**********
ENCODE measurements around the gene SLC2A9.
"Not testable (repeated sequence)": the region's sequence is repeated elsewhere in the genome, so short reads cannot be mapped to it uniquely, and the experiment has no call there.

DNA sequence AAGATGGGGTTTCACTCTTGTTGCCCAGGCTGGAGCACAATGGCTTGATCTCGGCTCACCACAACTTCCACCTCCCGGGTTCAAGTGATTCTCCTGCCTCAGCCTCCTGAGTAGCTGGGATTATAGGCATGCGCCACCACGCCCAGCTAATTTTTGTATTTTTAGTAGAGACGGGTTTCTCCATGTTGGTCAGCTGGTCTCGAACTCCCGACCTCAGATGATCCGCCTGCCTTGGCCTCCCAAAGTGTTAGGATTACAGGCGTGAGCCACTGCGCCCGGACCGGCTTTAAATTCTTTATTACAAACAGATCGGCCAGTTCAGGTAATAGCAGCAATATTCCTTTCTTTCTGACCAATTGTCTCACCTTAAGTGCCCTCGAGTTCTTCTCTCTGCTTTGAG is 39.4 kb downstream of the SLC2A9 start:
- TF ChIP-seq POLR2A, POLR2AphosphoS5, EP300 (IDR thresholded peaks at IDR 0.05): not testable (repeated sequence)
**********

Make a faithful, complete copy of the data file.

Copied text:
ENCODE measurements around the gene SLC2A9.
"Not testable (repeated sequence)": the region's sequence is repeated elsewhere in the genome, so short reads cannot be mapped to it uniquely, and the experiment has no call there.

DNA sequence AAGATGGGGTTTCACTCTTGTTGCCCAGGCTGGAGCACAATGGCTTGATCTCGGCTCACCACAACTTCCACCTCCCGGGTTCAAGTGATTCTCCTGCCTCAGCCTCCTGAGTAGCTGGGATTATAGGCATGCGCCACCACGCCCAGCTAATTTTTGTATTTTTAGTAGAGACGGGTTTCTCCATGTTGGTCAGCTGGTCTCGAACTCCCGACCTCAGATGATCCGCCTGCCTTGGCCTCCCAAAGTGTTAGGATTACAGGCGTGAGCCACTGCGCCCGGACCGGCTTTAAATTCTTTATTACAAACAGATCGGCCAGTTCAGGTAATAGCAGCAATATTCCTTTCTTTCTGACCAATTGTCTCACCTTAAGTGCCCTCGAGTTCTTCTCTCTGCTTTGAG is 39.4 kb downstream of the SLC2A9 start:
- TF ChIP-seq POLR2A, POLR2AphosphoS5, EP300 (IDR thresholded peaks at IDR 0.05): not testable (repeated sequence)